DALLAS — Continued unrest in the financial markets is keeping some Texas issuers on the sidelines with just a few deals expected to price this week and a couple entering the volatile market do so after garnering credit upgrades from Standard & Poor’s.

The Fort Bend Independent School District plans to offer $223.7 million of school building and refunding bonds in a negotiated sale led by Coastal Securities Inc. on the heels of an upgrade of its underlying credit.

Standard & Poor’s raised its rating on the district to AA from AA-minus on the back of continued property-tax base growth. The upgrade applies to about $857 million of debt outstanding, including this week’s sale.

Fitch Ratings assigned a AA underlying rating and Moody’s Investors Service doesn’t rate the district’s credit.

The bonds also come to market with the triple-A wrap provided by the state’s Permanent School Fund.

Southwest Securities Inc. is the financial adviser to the suburban district southwest of Houston.

Standard & Poor’s said the higher rating reflects the district’s easy access to the Houston-area employment base, healthy assessed-valuation growth, sound financial position with solid reserves, and long-range planning that demonstrates management’s ability to handle growth pressures.

“We expect that steady property tax base growth will continue,” said analyst Sarah Smaardyk. “We also expect the district will continue to practice strong financial management and long-term planning while managing significant additional capital requirements. Student enrollment growth should continue, keeping the district’s financial position under pressure and sustaining high debt levels.”

Fitch analysts said the AA rating reflects “favorable financial management practices, solid reserves, strong tax base and enrollment growth, and substantial state support for operations and capital construction.”

Fitch said the district’s taxable-assessed value has nearly doubled the last five years to $20.5 billion for fiscal 2008 from $10.5 billion in 2001. Preliminary estimates “point to more moderate, but sustained growth of $1.3 billion, or 6.5%,” for fiscal 2009, according to analysts.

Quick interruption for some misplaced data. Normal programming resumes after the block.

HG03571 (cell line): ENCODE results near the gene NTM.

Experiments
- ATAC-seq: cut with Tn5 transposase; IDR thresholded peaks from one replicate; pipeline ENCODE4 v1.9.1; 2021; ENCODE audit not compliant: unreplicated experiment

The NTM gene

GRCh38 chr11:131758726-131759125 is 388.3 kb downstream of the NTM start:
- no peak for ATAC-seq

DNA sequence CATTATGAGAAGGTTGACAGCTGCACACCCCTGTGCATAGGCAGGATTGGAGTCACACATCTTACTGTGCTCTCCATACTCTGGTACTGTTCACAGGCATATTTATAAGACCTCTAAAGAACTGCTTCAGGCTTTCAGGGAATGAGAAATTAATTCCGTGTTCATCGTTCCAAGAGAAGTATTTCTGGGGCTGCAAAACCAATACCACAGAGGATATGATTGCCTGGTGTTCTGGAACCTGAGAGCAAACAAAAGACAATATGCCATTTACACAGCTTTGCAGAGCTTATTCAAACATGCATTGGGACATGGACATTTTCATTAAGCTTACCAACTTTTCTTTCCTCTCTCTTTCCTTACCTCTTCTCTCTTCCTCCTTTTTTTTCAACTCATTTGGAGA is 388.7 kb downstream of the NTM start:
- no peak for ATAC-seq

The rapidly expanding central Texas town of Kyle is issuing $22.7 million of combination tax and revenue certificates of obligation this week following an upgrade of its underlying credit by Standard & Poor’s.

Analysts raised the rating two notches to A-plus from A-minus due to steady property tax base growth, a strong financial position, and expanding economy.

Kyle’s population has risen about 350% since the 2000 Census to more than 25,000 currently from 5,300 at the start of the decade.

“We’re well on our way to 30,000,” said Jerry Hendrix, the city’s director of communications. “For the better part of this decade it’d been mostly residential growth but there’s been a huge surge in commercial development of late. And what makes us look good to the bond market and the analysts is the fact we have a lot of projects on the ground already … and we just have a sound financial management team in place, as well.”

Standard & Poor’s said the city’s assessed value rose 17% to $1.1 billion for fiscal 2008 and has averaged 30.4% annual growth the past five years.

Southwest Securities is lead manager for the negotiated sale, and First Southwest Co. is the financial adviser to the growing city, which is 22 miles south of Austin.

Hendrix said proceeds from the debt will fund various projects, including road expansions, traffic-related  improvements, a new public works building, land acquisition for parks, technology upgrades, and a new water tower.

On the other side of Austin, Cedar Park plans to offer about $19.7 million of general obligation bonds this week through a negotiated sale.

The underwriting syndicate includes RBC Capital Markets, SAMCO Capital Markets, Morgan Keegan & Co., and Estrada Hinojosa & Co.

First Southwest is the financial adviser and McCall, Parkhurst & Horton LLP is bond counsel to the growing city 20 miles north of the Lone Star capital city.

Cedar Park carries underlying ratings of A1 from Moody’s and AA-minus from Standard & Poor’s.

The city’s population and taxable-assessed value have increased drastically the past five years. With nearly 53,000 people now, the population is up 50% from about 35,200 in 2004. The fiscal 2008 taxable value of $3.04 billion is about 55% higher than five years ago.

The Gulf Coast city of Port Arthur will offer $9 million of general obligation bonds competitively Tuesday. Proceeds will fund upgrades to park and recreation facilities, drainage improvements, and a new fire station. The bank-qualified bonds are structured as serials reaching final maturity in 2028. Insurance will be at the bidder’s option.

First Southwest is the financial adviser, and Vinson & Elkins LLP is bond counsel to the city.

The taxable-assessed value of Port Arthur has grown by more than 46% the past five years to $1.73 billion for fiscal 2008.

The city carries underlying ratings of A2 from Moody’s and A from Standard & Poor’s.

Port Arthur’s locale, on the the west shore of Sabine Lake directly adjacent to the Gulf of Mexico, provides an attractive location for petrochemical companies to operate, according to analysts. 



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